Chris Matthews failed to challenge former RNC chairman Ed Gillespie's false suggestion that Sen. John McCain had not recently criticized "the president" for his overly optimistic rhetoric on the war in Iraq, but rather had stated that "the people thought it was going to be easier than it was." In fact, the four comments McCain specifically quoted as having "led" the American people "to believe that this [the Iraq conflict] would be some kind of a day at the beach" all came from high-ranking members of the Bush administration, including one statement from President Bush himself.
On Hardball, The Washington Times' Tony Blankley stated that the word "macaca," "[i]n Italian, I'm told, it means a clown." The term was twice used by Sen. George Allen to refer to S.R. Sidarth, a volunteer with the campaign of Allen's Democratic Senate challenger Jim Webb.
In recent days, media figures have touted, as an example of his self-styled "straight talk," Sen. John McCain's August 22 criticism of the Bush administration's overly optimistic rhetoric on the war in Iraq. However, these media figures not only overlooked McCain's own optimistic forecasts as the war began in 2003; they also ignored his recent defense of the White House against criticism that President Bush has mischaracterized the situation on the ground there.
Fox News' Bill O'Reilly dismissed the results of a Time magazine poll reporting that 53 percent of Americans have a favorable impression of Sen. Hillary Rodham Clinton, stating that the poll is "not scientific, in my opinion." O'Reilly did not explain his reasons for doubting the scientific merit of the Time survey, although he previously touted an unscientific Internet poll to claim that "50 percent" of University of Oregon students "want to condemn" a student newspaper that published controversial cartoon images of Jesus.
On CBS' Face the Nation, host Bob Schieffer let Sen. Joseph I. Lieberman (CT) claim that he does "not  play partisan politics" and that his opponent, businessman Ned Lamont, is engaged in a "smear partisan political game." Schieffer made no mention of Lieberman's own claim -- in the wake of arrests made over an alleged terror plot in London -- that Lamont's proposed Iraq exit-strategy "would strengthen [terrorists]" and allow them to "strike again."
CNN congressional correspondent Dana Bash twice uncritically reported that Republicans planned to cast a victory by businessman Ned Lamont over incumbent Sen. Joseph I. Lieberman as evidence that Democrats are "defeatist" and "weak on security" because of Lamont's criticism of Lieberman's support for the Iraq war, but she did not point out in either of her reports that a majority of Americans oppose the Iraq war.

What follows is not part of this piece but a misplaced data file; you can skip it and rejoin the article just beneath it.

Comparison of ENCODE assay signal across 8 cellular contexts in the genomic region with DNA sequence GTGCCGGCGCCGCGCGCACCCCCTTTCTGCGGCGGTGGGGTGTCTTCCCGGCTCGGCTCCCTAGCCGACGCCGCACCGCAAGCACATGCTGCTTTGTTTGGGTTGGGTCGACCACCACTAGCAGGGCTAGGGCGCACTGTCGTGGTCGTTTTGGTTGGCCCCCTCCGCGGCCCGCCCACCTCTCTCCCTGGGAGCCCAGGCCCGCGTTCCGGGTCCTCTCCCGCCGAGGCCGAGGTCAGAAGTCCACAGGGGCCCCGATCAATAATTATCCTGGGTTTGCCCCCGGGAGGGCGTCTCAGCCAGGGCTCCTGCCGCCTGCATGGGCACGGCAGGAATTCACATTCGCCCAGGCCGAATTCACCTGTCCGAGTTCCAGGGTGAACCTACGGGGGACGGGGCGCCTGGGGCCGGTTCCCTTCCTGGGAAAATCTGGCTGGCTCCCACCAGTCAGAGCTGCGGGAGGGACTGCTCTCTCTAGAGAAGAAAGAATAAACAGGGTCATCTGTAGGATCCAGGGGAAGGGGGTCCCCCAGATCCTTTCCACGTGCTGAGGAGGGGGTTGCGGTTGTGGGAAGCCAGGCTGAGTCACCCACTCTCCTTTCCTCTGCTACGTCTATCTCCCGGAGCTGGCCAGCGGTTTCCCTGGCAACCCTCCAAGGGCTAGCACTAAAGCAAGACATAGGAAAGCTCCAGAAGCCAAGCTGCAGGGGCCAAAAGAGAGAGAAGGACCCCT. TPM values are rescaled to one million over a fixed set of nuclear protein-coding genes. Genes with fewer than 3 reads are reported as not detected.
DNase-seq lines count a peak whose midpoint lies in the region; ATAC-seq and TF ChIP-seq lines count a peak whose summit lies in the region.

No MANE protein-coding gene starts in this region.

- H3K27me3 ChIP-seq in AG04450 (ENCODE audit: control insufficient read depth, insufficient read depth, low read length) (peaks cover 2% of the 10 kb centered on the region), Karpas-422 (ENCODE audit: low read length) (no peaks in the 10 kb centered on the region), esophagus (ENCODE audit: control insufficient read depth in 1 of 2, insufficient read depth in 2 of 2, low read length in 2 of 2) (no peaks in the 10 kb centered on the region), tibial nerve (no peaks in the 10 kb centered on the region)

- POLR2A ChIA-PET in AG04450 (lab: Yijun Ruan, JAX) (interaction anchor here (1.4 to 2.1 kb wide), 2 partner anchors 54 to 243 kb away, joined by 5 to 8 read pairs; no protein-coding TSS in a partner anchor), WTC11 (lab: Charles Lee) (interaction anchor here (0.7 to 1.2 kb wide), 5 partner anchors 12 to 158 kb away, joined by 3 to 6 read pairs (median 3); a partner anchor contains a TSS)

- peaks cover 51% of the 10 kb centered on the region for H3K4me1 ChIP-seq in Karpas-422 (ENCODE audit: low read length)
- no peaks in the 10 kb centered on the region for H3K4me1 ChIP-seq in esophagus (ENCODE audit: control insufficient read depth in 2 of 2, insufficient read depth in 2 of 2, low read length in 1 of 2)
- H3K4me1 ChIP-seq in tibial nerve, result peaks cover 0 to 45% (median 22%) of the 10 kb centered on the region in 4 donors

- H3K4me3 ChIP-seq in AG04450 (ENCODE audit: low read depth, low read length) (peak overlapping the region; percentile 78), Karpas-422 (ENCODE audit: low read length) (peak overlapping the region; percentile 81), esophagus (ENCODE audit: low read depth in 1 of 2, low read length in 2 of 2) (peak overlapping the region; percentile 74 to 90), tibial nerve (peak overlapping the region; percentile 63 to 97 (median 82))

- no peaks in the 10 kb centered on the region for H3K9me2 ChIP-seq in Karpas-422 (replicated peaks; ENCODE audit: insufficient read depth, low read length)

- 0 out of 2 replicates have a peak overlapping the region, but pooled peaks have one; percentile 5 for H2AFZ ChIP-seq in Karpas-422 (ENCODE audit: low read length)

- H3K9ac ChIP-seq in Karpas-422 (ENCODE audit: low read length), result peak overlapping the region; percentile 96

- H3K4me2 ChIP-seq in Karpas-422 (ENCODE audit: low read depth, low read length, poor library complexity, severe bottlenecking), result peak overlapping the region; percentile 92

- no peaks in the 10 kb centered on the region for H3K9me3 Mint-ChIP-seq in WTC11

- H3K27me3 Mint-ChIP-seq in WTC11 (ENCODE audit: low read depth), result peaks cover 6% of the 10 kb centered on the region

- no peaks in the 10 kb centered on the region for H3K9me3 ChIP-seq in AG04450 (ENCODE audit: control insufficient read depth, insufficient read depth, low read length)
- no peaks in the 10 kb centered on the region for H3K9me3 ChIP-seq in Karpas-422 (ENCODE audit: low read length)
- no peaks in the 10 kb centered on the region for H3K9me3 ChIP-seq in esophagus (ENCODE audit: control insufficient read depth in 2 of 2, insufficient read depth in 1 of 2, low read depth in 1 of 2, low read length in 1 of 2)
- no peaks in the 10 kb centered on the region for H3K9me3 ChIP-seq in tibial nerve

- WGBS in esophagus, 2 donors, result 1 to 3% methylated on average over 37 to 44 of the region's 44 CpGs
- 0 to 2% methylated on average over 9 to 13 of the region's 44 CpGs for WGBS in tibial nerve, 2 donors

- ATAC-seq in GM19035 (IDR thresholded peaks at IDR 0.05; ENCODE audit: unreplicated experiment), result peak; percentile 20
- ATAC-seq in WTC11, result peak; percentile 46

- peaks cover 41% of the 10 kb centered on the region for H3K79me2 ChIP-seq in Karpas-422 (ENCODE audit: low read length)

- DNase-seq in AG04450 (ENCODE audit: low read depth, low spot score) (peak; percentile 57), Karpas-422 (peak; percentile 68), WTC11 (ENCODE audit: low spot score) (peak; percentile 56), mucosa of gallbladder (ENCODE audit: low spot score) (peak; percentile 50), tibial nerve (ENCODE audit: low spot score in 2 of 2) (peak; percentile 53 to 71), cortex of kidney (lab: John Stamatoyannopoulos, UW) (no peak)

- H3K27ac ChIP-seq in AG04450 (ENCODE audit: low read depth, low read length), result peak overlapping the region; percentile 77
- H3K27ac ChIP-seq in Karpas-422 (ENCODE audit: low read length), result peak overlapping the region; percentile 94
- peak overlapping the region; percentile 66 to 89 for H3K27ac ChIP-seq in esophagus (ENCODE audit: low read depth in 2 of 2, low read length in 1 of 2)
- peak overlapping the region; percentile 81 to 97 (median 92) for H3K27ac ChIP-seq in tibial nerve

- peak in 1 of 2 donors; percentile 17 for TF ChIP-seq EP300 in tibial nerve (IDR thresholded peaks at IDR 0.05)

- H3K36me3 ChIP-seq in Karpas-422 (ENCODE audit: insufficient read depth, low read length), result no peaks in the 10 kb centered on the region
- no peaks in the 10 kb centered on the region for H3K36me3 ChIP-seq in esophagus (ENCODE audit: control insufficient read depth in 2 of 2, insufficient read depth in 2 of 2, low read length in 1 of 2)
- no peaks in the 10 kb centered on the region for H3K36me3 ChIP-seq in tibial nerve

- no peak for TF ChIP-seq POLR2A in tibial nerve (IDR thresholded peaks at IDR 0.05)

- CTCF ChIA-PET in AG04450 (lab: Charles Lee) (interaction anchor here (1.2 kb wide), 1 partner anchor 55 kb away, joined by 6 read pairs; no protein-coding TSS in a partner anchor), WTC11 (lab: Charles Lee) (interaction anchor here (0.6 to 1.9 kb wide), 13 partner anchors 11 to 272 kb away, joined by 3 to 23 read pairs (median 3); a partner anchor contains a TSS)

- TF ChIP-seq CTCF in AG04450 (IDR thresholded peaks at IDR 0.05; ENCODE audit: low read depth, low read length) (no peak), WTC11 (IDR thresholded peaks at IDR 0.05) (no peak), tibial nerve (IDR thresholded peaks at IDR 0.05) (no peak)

Fox News' Carl Cameron claimed that during the Connecticut Democratic Senate primary election, Sen. Joseph Lieberman "has done very well" in "some of the more blue-collar cities, New Haven [and] Bridgeport." In fact, Lieberman lost in New Haven and won narrowly in Bridgeport.
Discussing incumbent Sen. Joseph I. Lieberman's defeat in the Connecticut Democratic Senate primary, CNN host Anderson Cooper and senior political correspondent Candy Crowley both suggested that the election result shows that "moderates" or "centrists" cannot win a Democratic primary race. Their assertions are based on a false premise: that on the issue on which challenger Ned Lamont primarily ran -- the Iraq war -- Lamont's view that the United States should withdraw is one held only by liberals, and that Lieberman's opposition to withdrawal is the "centrist" position.
An article by New York Times reporter Adam Nagourney about Ned Lamont's victory over incumbent Sen. Joseph I. Lieberman in the Connecticut primary stated that Democrats are "struggling to arrive at a unified position about the [Iraq] war," contradicting an article Nagourney wrote just eight days earlier, in which he reported that "most of the Democratic leadership had unified around a position" on the war.
During August 8 coverage of the Connecticut Democratic Senate primary election, Fox News host Gregg Jarrett offered a stream of Republican talking points, suggesting that a win by Ned Lamont would be a sign of Democrats "becom[ing] the sort-of modern-day George McGovern, who got really creamed politically for his anti-war stance." Jarrett's rhetoric was accompanied by a series of onscreen graphics that suggested a Lamont victory would be "bad news for democracy in [the] Mideast," and would show that the Democratic Party has "forgotten the lessons of 9/11" and is "soft on terror."
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The Washington Post has routinely touted terrorism and other national security issues as political advantages for Republicans, even though the Post's own polls show that a plurality of Americans trust Democrats over Republicans to handle the "campaign against terrorism" and "the situation in Iraq."
A U.S. News & World Report article used cherry-picked and out-of-context polling results to misleadingly suggest that Democrats face dire political consequences if they disagree with Republicans on national security issues. The article conflated public opinion of the parties' handling of two separate issues, Iraq and terrorism. Further, the article invoked Democratic losses in 2002 and 2004 that "were attributed largely to the GOP advantage on national security" without noting that the advantage the GOP held on national security in those elections has greatly dwindled, and in some cases vanished altogether.